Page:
�The mobile phone is the most prevalent global device. The continued adoption of the Internet and the recent launch of advanced mobile networks will no doubt lead to a greater number of people connecting to the Internet through a mobile phone. In fact, we feel that wireless Internet connection via a mobile phone may indeed become the predominant and, perhaps, only point of connection for many in the developing parts of the world, akin to the technology jump from wired to wireless voice communication,� said Cruikshank.

Note: Population estimates are based to the covered sample in the 12 markets analyzed.


The Face of the Web 2004 study was conducted in October 2004 among a random sample of 6,544 adults in urban Brazil, Canada, urban China, France, Germany, urban India, Japan, urban Mexico, urban Russia, South Korea, the U.K., and the U.S. The results of the survey were released to subscribers in January 2005.

The Face of the Web 2004 study also examined:

  • Household technologies owned and used, as they relate to wireless communication, Internet access and future home networking possibilities

  • Both wired and wireless activities performed

  • Types of connectivity used (i.e., broadband cable, DSL, dial-up modem, wireless etc.) and trends in emerging technologies such as Wi-Fi and other data driven wireless applications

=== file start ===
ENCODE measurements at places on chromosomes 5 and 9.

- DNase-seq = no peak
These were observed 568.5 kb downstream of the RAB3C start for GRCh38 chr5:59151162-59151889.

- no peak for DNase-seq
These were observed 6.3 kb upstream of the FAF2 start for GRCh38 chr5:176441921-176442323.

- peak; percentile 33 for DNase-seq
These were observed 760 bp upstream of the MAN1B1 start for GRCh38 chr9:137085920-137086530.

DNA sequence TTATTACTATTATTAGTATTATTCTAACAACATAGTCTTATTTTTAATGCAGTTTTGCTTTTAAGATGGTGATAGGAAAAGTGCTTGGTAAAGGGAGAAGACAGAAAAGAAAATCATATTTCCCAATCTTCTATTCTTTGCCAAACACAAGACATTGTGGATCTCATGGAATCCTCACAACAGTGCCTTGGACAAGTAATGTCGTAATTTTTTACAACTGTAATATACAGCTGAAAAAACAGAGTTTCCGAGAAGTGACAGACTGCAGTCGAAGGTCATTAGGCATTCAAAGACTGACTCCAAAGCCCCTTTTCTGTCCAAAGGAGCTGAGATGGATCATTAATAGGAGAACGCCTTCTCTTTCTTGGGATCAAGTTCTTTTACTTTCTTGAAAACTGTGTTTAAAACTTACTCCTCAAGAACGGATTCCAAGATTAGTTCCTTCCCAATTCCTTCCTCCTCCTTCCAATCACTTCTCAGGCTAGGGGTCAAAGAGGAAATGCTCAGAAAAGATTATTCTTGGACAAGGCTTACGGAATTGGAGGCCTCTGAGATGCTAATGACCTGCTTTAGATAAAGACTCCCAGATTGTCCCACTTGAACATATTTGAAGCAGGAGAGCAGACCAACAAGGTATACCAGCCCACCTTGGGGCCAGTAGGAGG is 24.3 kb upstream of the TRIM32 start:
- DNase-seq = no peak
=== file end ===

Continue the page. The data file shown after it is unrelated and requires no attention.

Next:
• Extent of wireless Internet connectivity, types of wireless devices in use, and intentions for adoption

  • Global Internet awareness, trial and usage within twelve key markets around the world

  • Barriers to Internet usage, future plans to go online and implications of Internet growth

To learn more about The Face of the Web 2004, please visit our website www.ipsos.ca.


Ipsos-Insight, the flagship marketing research division of Ipsos in the U.S., has industry specialists serving companies in the following categories: consumer products; technology and communications; health and pharmaceutical; financial services; cable, media and entertainment; agrifood; energy and utilities; and lottery and gaming.

Ipsos-Insight provides custom and tracking research services to domestic clients, as well as U.S.-based multinationals. It offers concept and product testing, package testing, attitude and usage studies, omnibuses, tracking systems, brand equity, price optimization and segmentation, marketing models, advanced analytics, and global research. Ipsos-Insight is an Ipsos company, a leading global survey-based market research group. To learn more, please visit www.ipsos-insight.com.